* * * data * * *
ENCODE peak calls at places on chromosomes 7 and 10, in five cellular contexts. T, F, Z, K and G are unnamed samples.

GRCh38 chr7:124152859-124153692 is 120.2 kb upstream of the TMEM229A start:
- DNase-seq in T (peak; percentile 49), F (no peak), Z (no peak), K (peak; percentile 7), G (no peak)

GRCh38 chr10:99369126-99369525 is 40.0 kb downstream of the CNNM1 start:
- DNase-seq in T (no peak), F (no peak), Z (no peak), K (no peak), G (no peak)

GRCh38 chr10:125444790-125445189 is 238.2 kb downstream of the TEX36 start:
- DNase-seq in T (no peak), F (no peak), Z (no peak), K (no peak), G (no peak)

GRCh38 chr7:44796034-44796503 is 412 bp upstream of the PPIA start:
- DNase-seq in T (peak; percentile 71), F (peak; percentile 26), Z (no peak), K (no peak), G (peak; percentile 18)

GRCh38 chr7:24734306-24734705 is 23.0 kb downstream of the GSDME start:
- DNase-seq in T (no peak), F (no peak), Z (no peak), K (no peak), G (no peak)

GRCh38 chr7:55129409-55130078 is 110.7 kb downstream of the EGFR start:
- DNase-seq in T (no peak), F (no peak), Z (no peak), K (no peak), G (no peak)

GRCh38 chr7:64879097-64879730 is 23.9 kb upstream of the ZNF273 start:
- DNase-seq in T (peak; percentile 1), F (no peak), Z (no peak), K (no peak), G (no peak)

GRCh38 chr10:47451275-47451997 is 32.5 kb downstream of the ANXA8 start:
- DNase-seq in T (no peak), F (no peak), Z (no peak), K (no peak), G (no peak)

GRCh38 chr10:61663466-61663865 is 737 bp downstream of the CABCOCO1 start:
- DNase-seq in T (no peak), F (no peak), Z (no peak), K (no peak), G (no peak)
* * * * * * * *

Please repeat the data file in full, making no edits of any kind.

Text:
ENCODE peak calls at places on chromosomes 7 and 10, in five cellular contexts. T, F, Z, K and G are unnamed samples.

GRCh38 chr7:124152859-124153692 is 120.2 kb upstream of the TMEM229A start:
- DNase-seq in T (peak; percentile 49), F (no peak), Z (no peak), K (peak; percentile 7), G (no peak)

GRCh38 chr10:99369126-99369525 is 40.0 kb downstream of the CNNM1 start:
- DNase-seq in T (no peak), F (no peak), Z (no peak), K (no peak), G (no peak)

GRCh38 chr10:125444790-125445189 is 238.2 kb downstream of the TEX36 start:
- DNase-seq in T (no peak), F (no peak), Z (no peak), K (no peak), G (no peak)

GRCh38 chr7:44796034-44796503 is 412 bp upstream of the PPIA start:
- DNase-seq in T (peak; percentile 71), F (peak; percentile 26), Z (no peak), K (no peak), G (peak; percentile 18)

GRCh38 chr7:24734306-24734705 is 23.0 kb downstream of the GSDME start:
- DNase-seq in T (no peak), F (no peak), Z (no peak), K (no peak), G (no peak)

GRCh38 chr7:55129409-55130078 is 110.7 kb downstream of the EGFR start:
- DNase-seq in T (no peak), F (no peak), Z (no peak), K (no peak), G (no peak)

GRCh38 chr7:64879097-64879730 is 23.9 kb upstream of the ZNF273 start:
- DNase-seq in T (peak; percentile 1), F (no peak), Z (no peak), K (no peak), G (no peak)

GRCh38 chr10:47451275-47451997 is 32.5 kb downstream of the ANXA8 start:
- DNase-seq in T (no peak), F (no peak), Z (no peak), K (no peak), G (no peak)

GRCh38 chr10:61663466-61663865 is 737 bp downstream of the CABCOCO1 start:
- DNase-seq in T (no peak), F (no peak), Z (no peak), K (no peak), G (no peak)